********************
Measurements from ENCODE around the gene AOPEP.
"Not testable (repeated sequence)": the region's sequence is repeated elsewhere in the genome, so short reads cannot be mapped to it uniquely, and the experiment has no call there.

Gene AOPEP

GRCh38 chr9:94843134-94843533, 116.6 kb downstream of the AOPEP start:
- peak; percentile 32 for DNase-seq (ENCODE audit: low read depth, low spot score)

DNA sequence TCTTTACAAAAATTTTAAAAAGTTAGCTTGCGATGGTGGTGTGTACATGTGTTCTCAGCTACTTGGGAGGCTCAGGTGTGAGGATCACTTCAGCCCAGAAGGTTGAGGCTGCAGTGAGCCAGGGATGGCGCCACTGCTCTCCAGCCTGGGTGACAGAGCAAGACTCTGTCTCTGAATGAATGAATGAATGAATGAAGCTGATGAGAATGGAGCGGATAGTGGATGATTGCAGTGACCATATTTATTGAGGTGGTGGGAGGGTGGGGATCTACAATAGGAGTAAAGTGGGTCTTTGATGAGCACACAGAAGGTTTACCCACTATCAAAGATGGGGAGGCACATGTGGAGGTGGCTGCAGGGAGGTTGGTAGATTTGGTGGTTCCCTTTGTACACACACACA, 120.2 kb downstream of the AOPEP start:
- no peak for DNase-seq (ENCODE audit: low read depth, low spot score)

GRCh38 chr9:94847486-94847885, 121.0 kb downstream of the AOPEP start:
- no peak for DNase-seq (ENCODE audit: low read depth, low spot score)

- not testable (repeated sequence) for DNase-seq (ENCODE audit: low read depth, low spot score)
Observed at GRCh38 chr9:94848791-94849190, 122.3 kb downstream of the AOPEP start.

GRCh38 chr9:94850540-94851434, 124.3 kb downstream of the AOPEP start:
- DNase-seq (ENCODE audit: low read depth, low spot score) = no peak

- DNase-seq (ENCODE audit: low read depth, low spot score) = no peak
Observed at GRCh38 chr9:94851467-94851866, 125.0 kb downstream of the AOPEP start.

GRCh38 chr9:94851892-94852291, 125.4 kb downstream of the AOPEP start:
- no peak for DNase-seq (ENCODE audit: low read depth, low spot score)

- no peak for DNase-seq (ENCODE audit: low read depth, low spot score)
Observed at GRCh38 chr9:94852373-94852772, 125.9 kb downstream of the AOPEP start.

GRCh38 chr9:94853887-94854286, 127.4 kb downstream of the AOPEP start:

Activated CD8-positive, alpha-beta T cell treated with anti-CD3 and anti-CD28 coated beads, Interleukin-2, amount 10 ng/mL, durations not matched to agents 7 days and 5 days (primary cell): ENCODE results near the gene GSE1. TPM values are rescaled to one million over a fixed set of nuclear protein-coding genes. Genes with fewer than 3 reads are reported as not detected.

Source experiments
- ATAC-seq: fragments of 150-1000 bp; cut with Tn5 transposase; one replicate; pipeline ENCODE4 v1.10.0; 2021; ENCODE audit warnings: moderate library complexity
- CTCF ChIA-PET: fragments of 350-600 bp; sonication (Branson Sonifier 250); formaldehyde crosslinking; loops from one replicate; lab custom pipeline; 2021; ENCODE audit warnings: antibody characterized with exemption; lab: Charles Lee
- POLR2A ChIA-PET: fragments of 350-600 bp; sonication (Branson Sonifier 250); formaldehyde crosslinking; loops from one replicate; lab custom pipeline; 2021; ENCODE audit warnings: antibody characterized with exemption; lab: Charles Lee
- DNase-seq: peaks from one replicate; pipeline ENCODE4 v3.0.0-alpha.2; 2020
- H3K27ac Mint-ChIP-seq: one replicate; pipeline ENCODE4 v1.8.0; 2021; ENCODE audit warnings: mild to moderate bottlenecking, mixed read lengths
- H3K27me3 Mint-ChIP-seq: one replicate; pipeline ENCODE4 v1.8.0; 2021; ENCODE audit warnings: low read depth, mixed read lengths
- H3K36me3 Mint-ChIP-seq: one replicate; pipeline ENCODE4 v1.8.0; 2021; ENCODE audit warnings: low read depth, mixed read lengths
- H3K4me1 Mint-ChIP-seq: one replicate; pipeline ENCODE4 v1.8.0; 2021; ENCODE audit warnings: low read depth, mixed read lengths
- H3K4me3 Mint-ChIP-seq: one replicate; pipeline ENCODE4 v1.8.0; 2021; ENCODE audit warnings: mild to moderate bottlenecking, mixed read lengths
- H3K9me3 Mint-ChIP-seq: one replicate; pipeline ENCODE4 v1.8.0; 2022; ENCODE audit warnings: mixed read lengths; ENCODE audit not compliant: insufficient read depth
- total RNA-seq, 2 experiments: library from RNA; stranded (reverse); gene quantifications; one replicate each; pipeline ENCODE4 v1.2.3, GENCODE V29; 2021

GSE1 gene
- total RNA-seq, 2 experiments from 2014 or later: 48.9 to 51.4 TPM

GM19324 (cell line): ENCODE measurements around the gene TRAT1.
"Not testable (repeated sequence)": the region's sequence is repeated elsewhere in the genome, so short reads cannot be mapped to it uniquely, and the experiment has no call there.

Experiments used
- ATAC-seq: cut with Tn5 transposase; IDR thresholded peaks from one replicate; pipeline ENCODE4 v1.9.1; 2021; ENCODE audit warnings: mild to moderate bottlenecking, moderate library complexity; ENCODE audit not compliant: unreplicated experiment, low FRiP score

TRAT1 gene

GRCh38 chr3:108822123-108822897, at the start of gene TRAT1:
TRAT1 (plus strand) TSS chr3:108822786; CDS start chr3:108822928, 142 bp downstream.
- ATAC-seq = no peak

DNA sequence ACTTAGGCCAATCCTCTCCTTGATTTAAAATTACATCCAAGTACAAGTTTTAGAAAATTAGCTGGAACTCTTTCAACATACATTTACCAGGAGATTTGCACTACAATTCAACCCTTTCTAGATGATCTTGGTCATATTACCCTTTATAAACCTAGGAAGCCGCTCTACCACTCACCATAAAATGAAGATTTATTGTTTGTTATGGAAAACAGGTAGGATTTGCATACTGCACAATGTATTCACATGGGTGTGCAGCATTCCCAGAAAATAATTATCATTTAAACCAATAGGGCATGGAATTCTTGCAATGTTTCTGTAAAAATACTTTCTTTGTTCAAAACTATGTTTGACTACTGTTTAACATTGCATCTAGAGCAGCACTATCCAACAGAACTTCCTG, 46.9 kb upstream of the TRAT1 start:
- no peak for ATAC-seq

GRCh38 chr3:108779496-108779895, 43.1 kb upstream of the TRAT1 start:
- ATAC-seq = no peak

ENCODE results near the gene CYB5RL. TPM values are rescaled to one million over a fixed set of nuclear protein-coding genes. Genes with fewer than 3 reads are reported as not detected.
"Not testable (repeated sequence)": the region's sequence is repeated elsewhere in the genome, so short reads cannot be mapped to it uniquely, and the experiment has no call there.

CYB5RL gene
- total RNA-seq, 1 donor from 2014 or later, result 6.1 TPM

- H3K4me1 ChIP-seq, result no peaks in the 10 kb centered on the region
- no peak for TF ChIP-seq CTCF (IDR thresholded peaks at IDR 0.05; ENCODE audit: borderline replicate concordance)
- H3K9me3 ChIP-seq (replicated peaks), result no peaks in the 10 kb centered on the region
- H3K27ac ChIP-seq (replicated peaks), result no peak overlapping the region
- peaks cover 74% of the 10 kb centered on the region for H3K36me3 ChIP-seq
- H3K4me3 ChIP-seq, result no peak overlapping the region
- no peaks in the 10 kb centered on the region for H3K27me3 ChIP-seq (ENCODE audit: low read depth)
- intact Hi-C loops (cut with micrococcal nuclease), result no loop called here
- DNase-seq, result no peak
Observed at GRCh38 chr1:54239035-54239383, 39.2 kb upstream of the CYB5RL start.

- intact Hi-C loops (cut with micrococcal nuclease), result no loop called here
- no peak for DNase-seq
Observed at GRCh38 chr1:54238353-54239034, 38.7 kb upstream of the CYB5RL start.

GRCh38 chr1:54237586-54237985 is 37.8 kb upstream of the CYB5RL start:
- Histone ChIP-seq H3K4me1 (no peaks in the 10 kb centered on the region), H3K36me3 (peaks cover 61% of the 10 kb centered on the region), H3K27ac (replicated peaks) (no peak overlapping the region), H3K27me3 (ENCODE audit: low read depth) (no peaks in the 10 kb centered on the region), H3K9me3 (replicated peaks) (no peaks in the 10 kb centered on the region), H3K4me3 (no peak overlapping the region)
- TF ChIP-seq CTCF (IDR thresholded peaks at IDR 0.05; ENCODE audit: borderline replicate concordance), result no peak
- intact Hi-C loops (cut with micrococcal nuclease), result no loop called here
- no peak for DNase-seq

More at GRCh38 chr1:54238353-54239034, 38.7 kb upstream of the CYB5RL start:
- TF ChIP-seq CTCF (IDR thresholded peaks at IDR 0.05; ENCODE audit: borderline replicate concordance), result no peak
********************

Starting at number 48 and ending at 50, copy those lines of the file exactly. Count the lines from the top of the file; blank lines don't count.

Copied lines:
ENCODE results near the gene CYB5RL. TPM values are rescaled to one million over a fixed set of nuclear protein-coding genes. Genes with fewer than 3 reads are reported as not detected.
"Not testable (repeated sequence)": the region's sequence is repeated elsewhere in the genome, so short reads cannot be mapped to it uniquely, and the experiment has no call there.

CYB5RL gene